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Factory Growth Slows in China, Clouding Recovery Prospects

China’s post-Covid recovery is being weighed down by weak exports and the real estate quagmire, but the services sector is enjoying strong growth, data released on Friday shows

Doubts remain about China's post-Covid recovery, with data on Friday showing weak exports and manufacturing.
Workers are seen at a rolling production line at the Chongqing Iron and Steel plant in Changshou. Reuters file photo.


Doubts remain about China’s post-Covid recovery after official data on Friday showed China’s manufacturing activity grew at a weaker pace in March.

But the country’s services sector is expanding at the fastest pace in over a decade with transportation, accommodation and construction all up since China ended its tough zero-Covid policy in early December.

The official manufacturing purchasing managers’ index (PMI) stood at 51.9, against 52.6 in February, according to data from the National Bureau of Statistics (NBS), above the 50-point mark that separates expansion and contraction.

That was slightly over expectations tipped by economists in a Reuters poll, and led to the yuan strengthening against the dollar. The February figure had grown at the fastest pace in more than a decade.


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Exports and real estate weak

China’s economic activity picked up in the first two months of 2023 as consumption and infrastructure investment drove a recovery after the end of Covid-19 disruptions and retail sales swung back to growth.

Nomura economists said the strong data suggested China’s economy had reached a “sweet spot” after the end of property tightening measures and the zero-Covid policy.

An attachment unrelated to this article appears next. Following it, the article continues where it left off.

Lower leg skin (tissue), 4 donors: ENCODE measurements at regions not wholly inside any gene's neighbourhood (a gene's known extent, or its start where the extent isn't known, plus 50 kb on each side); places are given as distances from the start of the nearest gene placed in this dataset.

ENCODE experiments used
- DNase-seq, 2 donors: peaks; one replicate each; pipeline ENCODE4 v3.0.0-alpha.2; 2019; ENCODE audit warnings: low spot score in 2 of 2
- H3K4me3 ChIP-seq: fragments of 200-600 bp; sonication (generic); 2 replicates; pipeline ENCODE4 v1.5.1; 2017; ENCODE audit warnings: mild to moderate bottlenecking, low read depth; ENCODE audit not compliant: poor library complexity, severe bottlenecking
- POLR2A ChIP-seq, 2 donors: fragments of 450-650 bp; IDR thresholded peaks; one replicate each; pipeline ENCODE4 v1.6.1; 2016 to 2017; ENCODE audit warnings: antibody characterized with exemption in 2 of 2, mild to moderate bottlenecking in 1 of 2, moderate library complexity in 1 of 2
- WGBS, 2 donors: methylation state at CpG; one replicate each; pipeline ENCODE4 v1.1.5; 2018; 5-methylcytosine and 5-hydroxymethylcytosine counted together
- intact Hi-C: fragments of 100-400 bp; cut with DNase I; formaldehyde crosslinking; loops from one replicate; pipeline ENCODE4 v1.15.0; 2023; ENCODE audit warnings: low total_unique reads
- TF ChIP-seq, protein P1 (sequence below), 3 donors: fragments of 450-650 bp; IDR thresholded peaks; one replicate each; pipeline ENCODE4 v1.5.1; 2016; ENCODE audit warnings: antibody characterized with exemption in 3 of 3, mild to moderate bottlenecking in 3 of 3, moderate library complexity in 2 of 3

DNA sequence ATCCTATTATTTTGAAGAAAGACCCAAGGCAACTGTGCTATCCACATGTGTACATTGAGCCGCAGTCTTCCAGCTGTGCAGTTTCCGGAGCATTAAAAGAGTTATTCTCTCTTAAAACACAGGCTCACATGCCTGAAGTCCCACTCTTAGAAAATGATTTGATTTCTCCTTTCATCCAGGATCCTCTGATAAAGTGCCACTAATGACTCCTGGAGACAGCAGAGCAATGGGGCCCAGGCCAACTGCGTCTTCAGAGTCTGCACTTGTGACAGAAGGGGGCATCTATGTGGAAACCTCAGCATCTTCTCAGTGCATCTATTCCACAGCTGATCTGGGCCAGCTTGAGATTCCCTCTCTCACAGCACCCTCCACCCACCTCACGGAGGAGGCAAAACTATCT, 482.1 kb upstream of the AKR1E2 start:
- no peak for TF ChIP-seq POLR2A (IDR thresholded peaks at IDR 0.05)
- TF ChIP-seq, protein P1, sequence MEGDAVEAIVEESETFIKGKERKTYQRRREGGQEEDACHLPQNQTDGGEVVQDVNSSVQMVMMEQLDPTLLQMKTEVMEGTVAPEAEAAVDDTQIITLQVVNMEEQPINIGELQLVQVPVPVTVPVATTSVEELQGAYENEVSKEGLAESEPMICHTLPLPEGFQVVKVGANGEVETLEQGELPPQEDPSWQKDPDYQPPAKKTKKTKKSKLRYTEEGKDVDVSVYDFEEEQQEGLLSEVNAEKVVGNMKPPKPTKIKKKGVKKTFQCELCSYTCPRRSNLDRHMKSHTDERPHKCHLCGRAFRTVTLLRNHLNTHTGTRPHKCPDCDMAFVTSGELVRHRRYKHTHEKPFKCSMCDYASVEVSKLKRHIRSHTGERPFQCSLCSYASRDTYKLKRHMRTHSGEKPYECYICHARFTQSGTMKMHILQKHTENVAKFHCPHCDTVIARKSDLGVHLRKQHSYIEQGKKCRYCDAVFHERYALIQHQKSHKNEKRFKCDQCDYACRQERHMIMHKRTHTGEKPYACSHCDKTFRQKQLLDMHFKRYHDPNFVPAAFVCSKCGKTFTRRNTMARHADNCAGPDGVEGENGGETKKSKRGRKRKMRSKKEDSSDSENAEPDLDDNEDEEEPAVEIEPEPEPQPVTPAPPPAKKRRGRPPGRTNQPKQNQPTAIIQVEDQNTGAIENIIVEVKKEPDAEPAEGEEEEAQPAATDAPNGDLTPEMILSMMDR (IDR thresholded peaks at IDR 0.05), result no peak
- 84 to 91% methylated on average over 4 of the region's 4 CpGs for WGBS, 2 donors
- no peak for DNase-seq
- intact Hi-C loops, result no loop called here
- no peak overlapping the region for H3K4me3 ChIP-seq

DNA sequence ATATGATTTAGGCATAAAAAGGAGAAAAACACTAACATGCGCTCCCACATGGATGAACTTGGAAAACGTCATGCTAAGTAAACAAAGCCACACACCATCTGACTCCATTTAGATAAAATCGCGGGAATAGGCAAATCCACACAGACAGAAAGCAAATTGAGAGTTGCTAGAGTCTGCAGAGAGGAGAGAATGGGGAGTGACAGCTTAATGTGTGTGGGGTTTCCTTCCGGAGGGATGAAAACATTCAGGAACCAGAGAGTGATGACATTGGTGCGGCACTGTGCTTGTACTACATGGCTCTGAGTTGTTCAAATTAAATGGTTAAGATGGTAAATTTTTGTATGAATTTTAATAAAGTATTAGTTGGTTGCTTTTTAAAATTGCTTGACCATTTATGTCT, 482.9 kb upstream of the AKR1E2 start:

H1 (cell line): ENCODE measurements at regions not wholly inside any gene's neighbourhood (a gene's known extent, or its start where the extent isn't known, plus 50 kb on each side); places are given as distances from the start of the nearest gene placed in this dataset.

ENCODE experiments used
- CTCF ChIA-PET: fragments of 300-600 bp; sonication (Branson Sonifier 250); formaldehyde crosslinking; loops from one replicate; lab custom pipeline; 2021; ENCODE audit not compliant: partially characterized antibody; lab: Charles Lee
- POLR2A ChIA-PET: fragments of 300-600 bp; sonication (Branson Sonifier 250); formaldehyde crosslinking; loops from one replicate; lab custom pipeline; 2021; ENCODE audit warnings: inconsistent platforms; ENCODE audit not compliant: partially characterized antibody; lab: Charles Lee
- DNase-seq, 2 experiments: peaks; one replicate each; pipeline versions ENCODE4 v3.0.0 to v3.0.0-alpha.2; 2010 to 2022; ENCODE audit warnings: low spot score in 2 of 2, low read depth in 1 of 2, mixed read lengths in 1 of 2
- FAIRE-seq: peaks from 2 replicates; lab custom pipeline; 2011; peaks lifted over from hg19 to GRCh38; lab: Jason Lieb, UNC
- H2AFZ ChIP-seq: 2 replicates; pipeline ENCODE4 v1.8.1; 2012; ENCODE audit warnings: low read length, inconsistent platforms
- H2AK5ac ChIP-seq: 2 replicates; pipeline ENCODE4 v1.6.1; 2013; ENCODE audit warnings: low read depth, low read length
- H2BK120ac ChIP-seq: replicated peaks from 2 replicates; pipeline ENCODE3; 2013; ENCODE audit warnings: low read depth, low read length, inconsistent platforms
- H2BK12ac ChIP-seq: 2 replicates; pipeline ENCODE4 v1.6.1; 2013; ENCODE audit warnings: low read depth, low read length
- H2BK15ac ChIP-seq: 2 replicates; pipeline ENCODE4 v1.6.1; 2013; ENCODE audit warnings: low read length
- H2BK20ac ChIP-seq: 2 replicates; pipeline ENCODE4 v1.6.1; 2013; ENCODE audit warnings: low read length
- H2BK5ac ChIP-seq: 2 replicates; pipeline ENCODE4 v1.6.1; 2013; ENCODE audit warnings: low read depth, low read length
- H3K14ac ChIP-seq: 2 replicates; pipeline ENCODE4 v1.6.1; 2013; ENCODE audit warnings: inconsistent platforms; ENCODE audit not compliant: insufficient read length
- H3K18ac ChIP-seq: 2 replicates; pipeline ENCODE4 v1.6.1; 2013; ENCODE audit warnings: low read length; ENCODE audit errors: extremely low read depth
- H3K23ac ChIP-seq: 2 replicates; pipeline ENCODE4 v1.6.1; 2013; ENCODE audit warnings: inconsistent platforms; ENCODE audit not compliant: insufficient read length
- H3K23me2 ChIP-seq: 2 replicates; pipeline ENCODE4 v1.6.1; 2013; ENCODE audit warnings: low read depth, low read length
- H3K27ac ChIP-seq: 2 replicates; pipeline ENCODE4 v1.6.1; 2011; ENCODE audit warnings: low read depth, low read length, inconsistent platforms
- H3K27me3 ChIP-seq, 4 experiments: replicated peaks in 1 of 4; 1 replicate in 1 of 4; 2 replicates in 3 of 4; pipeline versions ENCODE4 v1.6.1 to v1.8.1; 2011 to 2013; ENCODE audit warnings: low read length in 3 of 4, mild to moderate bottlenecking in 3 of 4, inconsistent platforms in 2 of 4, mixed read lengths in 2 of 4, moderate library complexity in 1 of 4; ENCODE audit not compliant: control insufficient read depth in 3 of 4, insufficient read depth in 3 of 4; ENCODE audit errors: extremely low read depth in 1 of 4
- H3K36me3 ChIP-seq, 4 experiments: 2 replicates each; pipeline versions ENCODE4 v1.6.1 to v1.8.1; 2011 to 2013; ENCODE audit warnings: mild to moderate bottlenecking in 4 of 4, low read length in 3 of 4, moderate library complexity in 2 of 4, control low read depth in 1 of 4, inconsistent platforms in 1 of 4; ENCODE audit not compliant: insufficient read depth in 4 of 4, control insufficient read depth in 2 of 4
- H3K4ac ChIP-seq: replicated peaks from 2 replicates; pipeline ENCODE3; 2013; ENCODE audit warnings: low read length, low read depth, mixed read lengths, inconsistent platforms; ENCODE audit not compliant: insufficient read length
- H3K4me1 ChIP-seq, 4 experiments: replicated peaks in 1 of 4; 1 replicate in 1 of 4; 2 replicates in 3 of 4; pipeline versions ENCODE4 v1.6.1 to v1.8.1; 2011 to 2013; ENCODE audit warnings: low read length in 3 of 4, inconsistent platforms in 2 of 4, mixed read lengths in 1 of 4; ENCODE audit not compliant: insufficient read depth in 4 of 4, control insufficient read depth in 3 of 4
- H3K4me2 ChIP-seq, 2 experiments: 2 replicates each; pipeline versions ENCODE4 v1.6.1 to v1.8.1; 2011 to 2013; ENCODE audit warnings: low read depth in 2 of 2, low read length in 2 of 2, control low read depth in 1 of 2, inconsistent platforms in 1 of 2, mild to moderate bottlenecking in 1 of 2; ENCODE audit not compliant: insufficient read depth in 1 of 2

“However, amid rapidly worsening geopolitical tensions and financial concerns outside of China, this may not last long,” they added in a note.

Exports remain weak and new home sales continue to fall, although the rate of decline is narrowing.

Companies face challenges including weak demand, tight availability of capital and high operating costs, and the foundations for an economic rebound need to be further consolidated, NBS said in an accompanying statement.

To support the rebound, China’s central bank this month unexpectedly cut the amount of cash that banks must hold as reserves for the first time this year.

While business and consumer sentiment is starting to pick up, the manufacturing sector remains under pressure amid sluggish global demand and stubbornly high costs.

Any fallout from a recent crisis of confidence in the global banking sector could also affect demand for China’s goods, adding to pressure on manufacturers.

Official data this week showed the slump in Chinese industrial firms’ profits deepened in the first two months of the year, marking a downbeat start to the recovery.

Factory activity was hit by slowing growth in production and customer demand, with the output and new orders sub-indexes showing declines from February’s levels.

The new export order sub-index fell to 50.4 against 52.4 in February, pointing to lacklustre external demand.


Services recovery strong

In contrast the non-manufacturing PMI jumped to 58.2 versus 56.3 in February, reaching the highest level since May 2011 as the services sector recovered.

“The strong momentum will likely continue in the coming months, as the new order index for the service sector continued to rise,” said Zhiwei Zhang, president and chief economist at Pinpoint Asset Management.

Retail sales in the first two months jumped 3.5% from a year before, reversing a 1.8% annual fall seen in December, raising hopes of an economic revival led by consumption as flagging global demand weakens exports.

The government’s softening tone toward the private sector is also boosting market confidence.

Alibaba Group founder Jack Ma’s return and the firm’s plans for a major revamp have been taken as a signal that Beijing’s regulatory crackdown on private business is ending.

“These policy actions will help the economy to keep the strong momentum. We think GDP growth may surpass 6% this year,” Zhang said.

The world’s second-biggest economy set a modest target for economic growth this year of around 5% after it cooled to only 3% last year, one of the weakest showings in nearly half a century.


  • Reuters with additional editing by Jim Pollard




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Jim Pollard

Jim Pollard is an Australian journalist based in Thailand since 1999. He worked for News Ltd papers in Sydney, Perth, London and Melbourne before travelling through SE Asia in the late 90s. He was a senior editor at The Nation for 17+ years.


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